Next week’s post will consist of another cherished artifact found in my father’s old brown portfolio.

© All Rights Reserved. Susan Canavarro.



RED anyone?
August 6, 2012, 4:32 PM
Filed under: art, fragments, Paintings -Inspiration | Tags: , , ,

This is my latest painting effort after a near two-year hiatus ( normally known as painter’s block) from painting. It is a 36″ square, 1 and .25″ deep stretcher bar. Acrylic on canvas.

The idea derived from a memoir fragment I wrote called Frozen Like a Block of Blood-ice. It only started with that thought and quickly took off on its own and turned into a geometric abstract. You’ll notice the squares/blocks are not precise squares, nor are the smaller ones centered in the larger squares. I don’t live in a precise world – physically or mentally!  The beginning of my dream-story is handwritten in the wide wine-red border, but it is not easily read. The text is more texture than story although the story is relevant. I did not intend for people to spend time reading the painting.  One couldn’t read my handwriting, anyway. Sometimes even I can’t read it! The paint itself provides areas of raised surface texture as well as areas of smooth layers of transparent washes of reds and greens.

One thing I didn’t remember is that red is a middle value color. On the grayscale red, in its various ranges of colors, will be of the middle to dark gray.  In color, visually our eyes see light reds and dark reds, but in the grayscale, it is all mid to dark gray. I proved this to be true when I changed the image to grayscale on my computer.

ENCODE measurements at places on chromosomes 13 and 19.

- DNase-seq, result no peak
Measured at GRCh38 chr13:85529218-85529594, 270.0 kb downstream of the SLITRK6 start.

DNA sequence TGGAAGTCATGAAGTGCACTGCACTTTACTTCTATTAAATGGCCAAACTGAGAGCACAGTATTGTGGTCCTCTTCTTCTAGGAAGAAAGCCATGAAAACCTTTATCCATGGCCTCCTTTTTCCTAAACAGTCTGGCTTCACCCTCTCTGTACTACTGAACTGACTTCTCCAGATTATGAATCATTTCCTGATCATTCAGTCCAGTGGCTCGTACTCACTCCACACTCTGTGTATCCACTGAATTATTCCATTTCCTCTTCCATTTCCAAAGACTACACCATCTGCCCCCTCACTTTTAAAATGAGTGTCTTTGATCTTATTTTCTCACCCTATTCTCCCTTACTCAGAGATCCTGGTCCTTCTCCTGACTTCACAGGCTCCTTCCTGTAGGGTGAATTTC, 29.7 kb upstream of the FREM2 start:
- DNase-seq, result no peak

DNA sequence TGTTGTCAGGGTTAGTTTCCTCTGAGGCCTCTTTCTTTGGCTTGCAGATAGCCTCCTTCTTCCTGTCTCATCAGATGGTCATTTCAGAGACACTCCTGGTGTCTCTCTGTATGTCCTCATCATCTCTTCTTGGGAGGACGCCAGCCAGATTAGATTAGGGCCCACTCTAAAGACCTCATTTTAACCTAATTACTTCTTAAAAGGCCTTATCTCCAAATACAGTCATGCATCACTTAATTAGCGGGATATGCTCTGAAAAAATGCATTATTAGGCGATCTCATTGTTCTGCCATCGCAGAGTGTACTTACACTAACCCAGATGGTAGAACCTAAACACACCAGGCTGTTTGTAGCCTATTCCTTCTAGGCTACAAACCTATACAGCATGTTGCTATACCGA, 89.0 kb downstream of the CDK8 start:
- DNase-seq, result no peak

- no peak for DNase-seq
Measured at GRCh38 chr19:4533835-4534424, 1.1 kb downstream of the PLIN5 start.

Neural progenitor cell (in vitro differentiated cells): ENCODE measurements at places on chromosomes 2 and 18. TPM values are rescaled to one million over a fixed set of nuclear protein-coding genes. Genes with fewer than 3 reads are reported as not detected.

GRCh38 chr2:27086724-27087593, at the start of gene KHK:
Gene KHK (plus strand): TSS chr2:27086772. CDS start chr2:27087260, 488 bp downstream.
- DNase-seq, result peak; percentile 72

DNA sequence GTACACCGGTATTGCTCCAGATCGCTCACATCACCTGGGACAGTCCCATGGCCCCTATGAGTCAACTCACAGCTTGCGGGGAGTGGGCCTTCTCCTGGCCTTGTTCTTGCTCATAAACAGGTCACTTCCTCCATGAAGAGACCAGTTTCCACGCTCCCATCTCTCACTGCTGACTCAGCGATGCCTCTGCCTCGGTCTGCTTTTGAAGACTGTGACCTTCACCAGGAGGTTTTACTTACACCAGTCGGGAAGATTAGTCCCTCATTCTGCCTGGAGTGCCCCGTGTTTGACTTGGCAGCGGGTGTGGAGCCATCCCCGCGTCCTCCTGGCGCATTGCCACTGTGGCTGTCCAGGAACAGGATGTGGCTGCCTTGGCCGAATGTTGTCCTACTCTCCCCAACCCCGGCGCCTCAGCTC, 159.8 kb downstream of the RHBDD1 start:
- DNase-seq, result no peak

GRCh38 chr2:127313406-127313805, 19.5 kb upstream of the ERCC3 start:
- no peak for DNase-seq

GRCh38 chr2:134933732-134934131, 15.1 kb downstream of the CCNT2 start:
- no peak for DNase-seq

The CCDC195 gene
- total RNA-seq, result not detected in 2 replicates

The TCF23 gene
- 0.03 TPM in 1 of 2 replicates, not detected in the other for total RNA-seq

Feedback is welcome if you feel like hurting my feelings! LOL

© 2012 All Rights Reserved. Susan Canavarro.



The Asphyxiation of Christmas

Soon after I settled in Fort Bragg in 1997, I had the great luck of witnessing the town’s annual Christmas Lighted-Truck Parade. I walked two blocks over to Main Street (a.k.a. the Shoreline Highway, a.k.a. Highway One) and stood with the crowd on the sidewalk waiting for the parade to begin. It was cold, just after dusk, but excitement vibrated the brisk air as kids and adults waited for the first semi logging truck to roll by.

I remember thinking as I stood and felt the palpable excitement what a great thing it was to live in a small town where everybody showed up to enjoy all the town’s special events, from the Paul Bunyan Days Celebration to the Lighted Truck Parade and several other festivals—small towns celebrating themselves and special holidays, always a bit quirky and bizarre.

It made sense, the lighted trucks, because lumber and logging were Fort Bragg’s biggest and only industry for many decades. The Union Lumber Company was a big name in Fort Bragg. Residents were loggers, mill workers, and train and truck operators. Plaid shirts abound, with baby-shit brown Carhartt pants and jackets, and rugged leather boots with steel toes. It was a rough and ready place, alive with the smell of wood and sawdust and exhaust fumes and a few dozen quarts of lager. Logging was rough and dangerous work.